This is still the Cardinals division until somebody takes it.  St. Louis has probably come down a step in relation to the Nationals and Dodgers, but they still rate as the team to beat in the Central.  The top of the rotation is basically Adam Wainwright only, and much of their success will be how well Carlos Martinez and Marco Gonzales progress.  Trevor Rosenthal is established at the end game. and they can run out a solid player at every position.  Wainwright, Yadier Molina and Matt Holliday are all getting up there, so the development of the young pitchers is crucial.  The Cardinals are sitting on cash, and they will certainly be in the race come July, so they loom dangerous as a team that can add a premiere player if needed.  But unlike in past years where St. Louis had to deal with one team to win the division, this year looms a little more crowded behind them.

You have to start with Pittsburgh, where the young talent has made the Bucs a yearly contender.  But when you think of them, you think of the outfielders, not the pitchers.  Starling Marte, Andrew McCutcheon and now Gregory Polonco give them baseball's best outfield.  But the infield is average at best, and they lost Russell Martin at catcher.  And now you look at a pitching staff that pins it's hopes around a Gerrit Cole comeback, a signing of A.J. Burnett who is pushing 40, and the continued health of Francisco Liriano.  And the bullpen has a different veteran closer each year.  The outfield is fantastic, enough to contend.  But probably not enough to win.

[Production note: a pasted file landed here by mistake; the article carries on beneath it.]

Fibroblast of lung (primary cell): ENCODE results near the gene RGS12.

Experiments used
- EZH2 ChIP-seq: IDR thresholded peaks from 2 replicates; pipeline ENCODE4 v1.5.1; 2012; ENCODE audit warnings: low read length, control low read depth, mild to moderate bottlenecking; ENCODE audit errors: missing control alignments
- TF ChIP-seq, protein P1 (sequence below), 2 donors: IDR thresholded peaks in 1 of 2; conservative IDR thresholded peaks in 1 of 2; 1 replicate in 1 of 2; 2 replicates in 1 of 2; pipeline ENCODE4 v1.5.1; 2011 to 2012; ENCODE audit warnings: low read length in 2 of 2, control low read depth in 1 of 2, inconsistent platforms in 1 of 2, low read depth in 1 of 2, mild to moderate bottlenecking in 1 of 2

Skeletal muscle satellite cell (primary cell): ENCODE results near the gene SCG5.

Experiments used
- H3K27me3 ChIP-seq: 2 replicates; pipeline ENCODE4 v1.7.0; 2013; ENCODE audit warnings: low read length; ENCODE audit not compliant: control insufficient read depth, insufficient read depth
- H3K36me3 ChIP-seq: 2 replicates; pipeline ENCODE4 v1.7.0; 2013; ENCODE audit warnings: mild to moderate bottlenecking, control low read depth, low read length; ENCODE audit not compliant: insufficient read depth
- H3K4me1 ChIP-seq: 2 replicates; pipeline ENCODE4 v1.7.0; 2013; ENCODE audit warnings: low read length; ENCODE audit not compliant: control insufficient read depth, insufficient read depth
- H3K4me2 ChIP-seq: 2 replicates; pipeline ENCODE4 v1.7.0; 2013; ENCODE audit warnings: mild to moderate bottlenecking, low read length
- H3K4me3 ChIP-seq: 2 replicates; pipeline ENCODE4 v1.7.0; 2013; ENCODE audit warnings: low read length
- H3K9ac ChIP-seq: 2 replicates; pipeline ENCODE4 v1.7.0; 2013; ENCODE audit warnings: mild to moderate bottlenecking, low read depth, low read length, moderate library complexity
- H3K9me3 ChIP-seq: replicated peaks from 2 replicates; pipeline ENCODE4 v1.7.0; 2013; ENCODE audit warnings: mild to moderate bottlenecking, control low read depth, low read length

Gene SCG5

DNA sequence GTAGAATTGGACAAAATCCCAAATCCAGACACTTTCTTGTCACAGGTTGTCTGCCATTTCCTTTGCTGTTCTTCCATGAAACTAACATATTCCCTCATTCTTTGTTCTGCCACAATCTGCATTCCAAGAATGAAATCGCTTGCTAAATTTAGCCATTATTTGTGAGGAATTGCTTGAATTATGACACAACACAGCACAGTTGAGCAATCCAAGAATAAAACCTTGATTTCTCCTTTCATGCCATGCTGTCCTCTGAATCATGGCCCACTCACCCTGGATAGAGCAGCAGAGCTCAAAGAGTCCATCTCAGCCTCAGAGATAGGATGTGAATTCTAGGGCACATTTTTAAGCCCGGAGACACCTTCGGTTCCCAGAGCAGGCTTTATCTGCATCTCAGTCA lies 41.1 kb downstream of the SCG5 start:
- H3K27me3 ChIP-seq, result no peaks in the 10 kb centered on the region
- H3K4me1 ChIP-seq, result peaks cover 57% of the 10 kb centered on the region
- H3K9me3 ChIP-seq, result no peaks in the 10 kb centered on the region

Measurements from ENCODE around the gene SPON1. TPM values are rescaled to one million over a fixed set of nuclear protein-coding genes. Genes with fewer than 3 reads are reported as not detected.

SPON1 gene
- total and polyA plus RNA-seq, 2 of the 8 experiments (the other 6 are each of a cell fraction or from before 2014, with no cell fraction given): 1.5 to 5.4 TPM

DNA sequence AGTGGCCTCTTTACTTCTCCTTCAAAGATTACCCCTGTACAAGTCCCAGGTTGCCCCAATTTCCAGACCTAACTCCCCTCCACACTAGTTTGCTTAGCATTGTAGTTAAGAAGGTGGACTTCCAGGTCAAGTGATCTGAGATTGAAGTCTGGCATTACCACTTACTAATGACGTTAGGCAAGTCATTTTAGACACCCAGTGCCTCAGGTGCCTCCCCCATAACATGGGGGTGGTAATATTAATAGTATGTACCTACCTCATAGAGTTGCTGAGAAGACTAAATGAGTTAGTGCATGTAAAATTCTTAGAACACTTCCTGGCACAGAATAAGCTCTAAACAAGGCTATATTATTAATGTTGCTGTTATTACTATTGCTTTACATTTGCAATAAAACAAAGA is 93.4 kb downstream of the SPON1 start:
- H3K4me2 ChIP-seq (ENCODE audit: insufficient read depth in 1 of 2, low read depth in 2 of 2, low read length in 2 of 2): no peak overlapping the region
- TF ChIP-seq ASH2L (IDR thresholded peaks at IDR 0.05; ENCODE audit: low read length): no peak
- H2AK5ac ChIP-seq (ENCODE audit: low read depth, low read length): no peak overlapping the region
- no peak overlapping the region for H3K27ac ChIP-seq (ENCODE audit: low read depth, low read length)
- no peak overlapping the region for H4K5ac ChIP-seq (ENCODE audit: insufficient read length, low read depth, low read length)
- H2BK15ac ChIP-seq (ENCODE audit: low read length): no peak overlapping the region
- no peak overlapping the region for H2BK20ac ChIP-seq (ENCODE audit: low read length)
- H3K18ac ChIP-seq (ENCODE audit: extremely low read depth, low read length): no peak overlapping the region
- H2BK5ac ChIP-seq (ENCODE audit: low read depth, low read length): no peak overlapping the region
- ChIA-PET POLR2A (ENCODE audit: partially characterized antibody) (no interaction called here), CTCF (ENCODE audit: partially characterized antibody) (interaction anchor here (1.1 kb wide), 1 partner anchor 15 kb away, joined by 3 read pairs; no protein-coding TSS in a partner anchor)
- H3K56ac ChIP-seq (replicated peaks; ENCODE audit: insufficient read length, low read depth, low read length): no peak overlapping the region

The Cubs slot next, a big jump up from the cellar dwellers of years past.  Jon Lester and Jake Arrieta give them two arms at the top if Arrieta holds his 2014 form.  Hector Rondon looks solid in the 9th. But there are young players scattered everywhere, and how they produce will determine if the soup is ready.  Like the Cardinals, the Cubs will be more able than most to make a deadline deal if they are close in July, and with the young players, the Cubs figure to have more to offer if they decide to make a big move.  There are so many keys for the Cubs, it's hard to list just a couple.  But they need Arrieta and Jorge Soler to be what we saw last year.  If they are, the Kris Bryant can put them near the top when he arrives.  After that, it's up to Theo in July.

Milwaukee has gone from serious contender to .500 team.  The loss of Prince Fielder, and the decline of Ryan Braun have been too much for the Brewers to overcome.  The pitching staff is led by vets Kyle Lohse and Matt Garza, and they're not sure who is closing games, so they're short across the board in the arms race.  Like Pittsburgh, with Braun, Carlos Gomez and Khris Davis they have a dynamic outfield.  A bounce back year from Jean Segura would help.  Anything can happen, and the Brewers are still a solid team.  They just don't have enough weapons to be a top team.